When the killing ceased and the enemy withdrew, I remained motionless, exhausted from the fighting. With only a moment to think about what occurred, shock, hate and anger surrendered to the gratitude of being alive. However, time was not a luxury. I had to find out which brothers did or did not survive. As I turned to view the combat zone, I witnessed the reality of war; dreams, friendships and plans are fleeting thoughts for combatants.

We knelt beside our brothers, some dead, many wounded and screaming in pain — while a few lay silently dying. As I moved about the carnage, I noticed a lifeless body, face down, and twisted abnormally in jungle debris. I pulled him gently from the tangled lair, unaware of the warrior I had found. Masked in blood and shattered bones, I was overwhelmed with disgust and primal obsession for revenge, as I realized the warrior was my mentor, hero and friend.

I shouted at him, as if he were alive: "Gunny you can't be dead, you fought in WWII, and Korea. Wake up! Wake up Marine; I need you to fight beside me!" Tears flowed down my face as I held him close and whispered he would not be forgotten. I placed him gently in a "body bag", and slowly pulled the zipper closed above his face, engulfing him in darkness.

Now, it might sound cartoon stereotype, but its probably the way it was, then and then.

FWIW...,

Rattler
« Last Edit: 22 July 2011, 00:25:34 by Rattler » Logged

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« Reply #3 on: 21 July 2011, 18:41:10 »
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I believe the movie you are looking for the title to is..."The Beast".

FYI, there are only 2 Windtalkers still alive, having just lost one earlier this year.

I would have much preferred an actor of substance (Johnny Depp,Christian Bale) to have played Cage's part, for he is truly too lightweight to carry such a heavy role. I would have also preferred they made the central character(s) the Windtalkers themselves, as theirs was the true story of patriotism. Even though treated as second class citizens in their own country, they rose to the call to defend her none the less. Therein lies the heart of this story, and as Monty so accurately points out, was lost in the Hollywood translation. I am glad however, that this little known piece of history was recognized and allowed to see the light of day, regardless of the poor execution. I can only hope that one day it will be retold/remade, in a way that does justice to these men and recognizes the debt owed by my nation to their memory.
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« Reply #4 on: 21 July 2011, 19:18:16 »
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I agree on Matts take on this.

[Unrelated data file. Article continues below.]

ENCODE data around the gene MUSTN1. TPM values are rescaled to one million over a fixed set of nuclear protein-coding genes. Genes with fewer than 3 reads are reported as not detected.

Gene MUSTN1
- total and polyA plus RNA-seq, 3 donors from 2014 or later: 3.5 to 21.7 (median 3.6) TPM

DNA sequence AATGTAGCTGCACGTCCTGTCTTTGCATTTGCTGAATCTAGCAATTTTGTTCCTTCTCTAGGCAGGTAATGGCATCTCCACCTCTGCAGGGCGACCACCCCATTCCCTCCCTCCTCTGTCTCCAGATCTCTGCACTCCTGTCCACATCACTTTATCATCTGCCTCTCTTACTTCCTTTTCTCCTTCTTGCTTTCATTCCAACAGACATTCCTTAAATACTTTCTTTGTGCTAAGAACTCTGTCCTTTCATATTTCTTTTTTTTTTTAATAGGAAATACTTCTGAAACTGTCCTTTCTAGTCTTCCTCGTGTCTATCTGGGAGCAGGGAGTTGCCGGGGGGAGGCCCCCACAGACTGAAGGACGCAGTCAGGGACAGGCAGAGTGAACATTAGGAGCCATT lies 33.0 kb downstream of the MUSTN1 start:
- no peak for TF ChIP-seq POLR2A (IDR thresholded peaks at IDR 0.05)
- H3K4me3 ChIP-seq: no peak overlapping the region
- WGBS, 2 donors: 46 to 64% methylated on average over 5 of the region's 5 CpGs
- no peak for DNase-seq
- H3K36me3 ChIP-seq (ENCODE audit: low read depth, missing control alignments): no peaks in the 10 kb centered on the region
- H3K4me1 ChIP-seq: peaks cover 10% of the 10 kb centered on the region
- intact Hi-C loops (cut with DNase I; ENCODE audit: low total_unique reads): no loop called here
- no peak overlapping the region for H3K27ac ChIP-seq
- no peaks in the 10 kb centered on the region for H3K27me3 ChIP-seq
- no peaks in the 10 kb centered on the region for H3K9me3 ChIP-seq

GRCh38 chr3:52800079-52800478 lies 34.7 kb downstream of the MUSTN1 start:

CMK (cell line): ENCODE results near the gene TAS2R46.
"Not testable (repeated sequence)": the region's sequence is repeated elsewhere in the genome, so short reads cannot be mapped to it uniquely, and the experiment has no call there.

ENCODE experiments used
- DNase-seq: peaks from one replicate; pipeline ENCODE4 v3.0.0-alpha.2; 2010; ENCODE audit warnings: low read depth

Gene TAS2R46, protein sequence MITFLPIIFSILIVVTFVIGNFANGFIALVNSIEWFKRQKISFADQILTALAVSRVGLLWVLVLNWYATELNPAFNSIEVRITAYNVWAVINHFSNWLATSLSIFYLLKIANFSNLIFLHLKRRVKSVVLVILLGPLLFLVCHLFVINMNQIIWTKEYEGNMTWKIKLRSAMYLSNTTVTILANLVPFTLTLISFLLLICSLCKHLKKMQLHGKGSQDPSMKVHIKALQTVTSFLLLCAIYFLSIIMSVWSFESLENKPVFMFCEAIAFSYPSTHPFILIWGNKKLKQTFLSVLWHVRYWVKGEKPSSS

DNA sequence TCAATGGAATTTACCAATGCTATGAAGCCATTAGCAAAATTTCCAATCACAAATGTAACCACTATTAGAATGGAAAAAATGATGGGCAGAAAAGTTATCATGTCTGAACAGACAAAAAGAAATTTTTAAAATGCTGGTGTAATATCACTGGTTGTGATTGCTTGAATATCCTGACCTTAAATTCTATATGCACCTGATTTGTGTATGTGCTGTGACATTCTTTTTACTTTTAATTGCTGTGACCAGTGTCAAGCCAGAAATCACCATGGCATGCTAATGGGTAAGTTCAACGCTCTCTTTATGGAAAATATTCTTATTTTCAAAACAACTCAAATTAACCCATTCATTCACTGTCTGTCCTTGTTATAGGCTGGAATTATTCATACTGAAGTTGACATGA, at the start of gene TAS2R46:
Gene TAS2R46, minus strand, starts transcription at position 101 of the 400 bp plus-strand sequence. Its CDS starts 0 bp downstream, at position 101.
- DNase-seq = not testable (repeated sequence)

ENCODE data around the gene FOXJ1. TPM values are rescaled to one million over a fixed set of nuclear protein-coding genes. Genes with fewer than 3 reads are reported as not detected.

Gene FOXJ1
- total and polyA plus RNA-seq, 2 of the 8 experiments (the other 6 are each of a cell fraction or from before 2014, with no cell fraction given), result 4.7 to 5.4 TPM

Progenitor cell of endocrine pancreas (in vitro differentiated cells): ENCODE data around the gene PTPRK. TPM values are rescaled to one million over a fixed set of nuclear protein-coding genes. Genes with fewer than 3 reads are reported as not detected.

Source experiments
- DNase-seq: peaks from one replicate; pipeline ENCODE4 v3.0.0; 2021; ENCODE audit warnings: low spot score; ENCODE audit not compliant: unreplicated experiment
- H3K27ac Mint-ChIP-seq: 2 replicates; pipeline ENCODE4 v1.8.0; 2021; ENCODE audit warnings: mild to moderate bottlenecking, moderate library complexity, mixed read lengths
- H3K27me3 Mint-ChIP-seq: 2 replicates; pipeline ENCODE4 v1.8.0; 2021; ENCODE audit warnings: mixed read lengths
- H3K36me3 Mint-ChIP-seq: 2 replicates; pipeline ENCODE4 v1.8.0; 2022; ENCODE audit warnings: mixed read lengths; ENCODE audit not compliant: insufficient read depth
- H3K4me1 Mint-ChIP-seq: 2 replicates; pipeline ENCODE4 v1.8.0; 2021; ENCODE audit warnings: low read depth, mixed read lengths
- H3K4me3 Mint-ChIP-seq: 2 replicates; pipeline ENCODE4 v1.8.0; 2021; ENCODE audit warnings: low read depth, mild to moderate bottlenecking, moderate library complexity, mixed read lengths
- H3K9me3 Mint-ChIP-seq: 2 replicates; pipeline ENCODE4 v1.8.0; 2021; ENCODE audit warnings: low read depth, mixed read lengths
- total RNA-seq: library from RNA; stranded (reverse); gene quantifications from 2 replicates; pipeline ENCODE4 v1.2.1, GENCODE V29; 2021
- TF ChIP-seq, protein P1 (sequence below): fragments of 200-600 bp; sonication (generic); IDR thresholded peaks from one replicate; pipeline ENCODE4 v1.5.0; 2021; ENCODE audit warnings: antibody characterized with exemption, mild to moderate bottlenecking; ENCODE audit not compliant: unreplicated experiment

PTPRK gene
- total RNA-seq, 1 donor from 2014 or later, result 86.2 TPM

A better example IMHO is Clint Eastwoods movie, flags of our fathers in which the indian marine suffers with his consience.

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« Reply #5 on: 22 July 2011, 00:18:24 »
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I believe the movie you are looking for the title to is..."The Beast".

Indeed, I followd your guess and it is the movie. One of the most impressive I have ever seen, and somehow the one war movie that has left the deepest imprint on my brain (meaning that after just seen 2/3 of it I can almost recall all scenes and dialogues 20 yrs later, even remember the moment I saw it and stuck to the tele (0400 at morning), mesmerized).

Thanks for pointing me in the right direction, the German title (we were shown it in 1990 or so, after the end of Cold war) is "Nanawatai".

Now even found the soundtrack (last song in the movie that also got stuck):

The Beast of War OST (Mark Isham) - Nanawatai 5


Sorry for hijacking the thread,

Rattler
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MontyB
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« Reply #6 on: 22 July 2011, 02:18:27 »
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I believe the movie you are looking for the title to is..."The Beast".

FYI, there are only 2 Windtalkers still alive, having just lost one earlier this year.

I would have much preferred an actor of substance (Johnny Depp,Christian Bale) to have played Cage's part, for he is truly too lightweight to carry such a heavy role. I would have also preferred they made the central character(s) the Windtalkers themselves, as theirs was the true story of patriotism. Even though treated as second class citizens in their own country, they rose to the call to defend her none the less. Therein lies the heart of this story, and as Monty so accurately points out, was lost in the Hollywood translation. I am glad however, that this little known piece of history was recognized and allowed to see the light of day, regardless of the poor execution. I can only hope that one day it will be retold/remade, in a way that does justice to these men and recognizes the debt owed by my nation to their memory.


I am not sure about Johnny Depp in the role either but I certain did not think Cage was right for the role, to me the whole movie deteriorated into the story of Cages character and his battles with his own personal demons oh and there were some Indians involved as well but we hid their story behind lots of explosions.

I agree entirely that the story should have been based around the code talkers with all others being support roles, I think it would be great to see the story remade in the way you describe.
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« Reply #7 on: 24 October 2011, 20:27:11 »
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I found this article in the Marine Corps Times, it might shed some extra light.

Quote
Warrior’s words: Last of Code Talkers speaks

Chester Nez is the last of the original 29 Navajo Code Talkers. All the rest of the Marines who created the first unbreakable code that baffled the Japanese during World War II have died.

Nez has been asked to tell his own story many times. When he tells it in English, he refers to pre-written answers his family keeps on a sheet of notebook paper. The questions are almost always the same.

When his memory fails him — at 90, Nez is now an old man — he looks off into the distance. […]


Read more: Warrior’s words: Last of Code Talkers speaks

The article also presents some of the code used, in a quotation:

Quote
The Navajo Code Talker alphabet

A. "Wol-la-chee," Ant.

B. "Shush," Bear.

C. "Moasi," Cat.

D. "Be," Deer.

E. "Dzeh," Elk.

F. "Ma-e," Fox.

G. "Klizzie," Goat.

H. "Lin," Horse.

I. "Tkin," Ice.

J. "Tkele-cho-gi," Jackass.

K. "Klizzie-yazzie," Kid.

L. "Dibeh-yazzie," Lamb.

M. "Na-as-tsosi," Mouse.

N. "Nesh-chee," Nut.

O. "Ne-ahs-jah," Owl.

P. "Bi-sodih," Pig.

Q. "Ca-yeilth," Quiver.

R. "Gah," Rabbit.

S. "Dibeh," Sheep.

T. "Than-zie," Turkey.

U. "No-da-ih," Ute.

V. "A-keh-di-glini," Victor.

W. "Gloe-ih," Weasel.

X. "Al-an-as-dzoh," Cross.

Y. "Tsah-as-zih," Yucca.

Z. "Besh-do-gliz," Zinc.

Source: Sally McClain, "Navajo Weapon."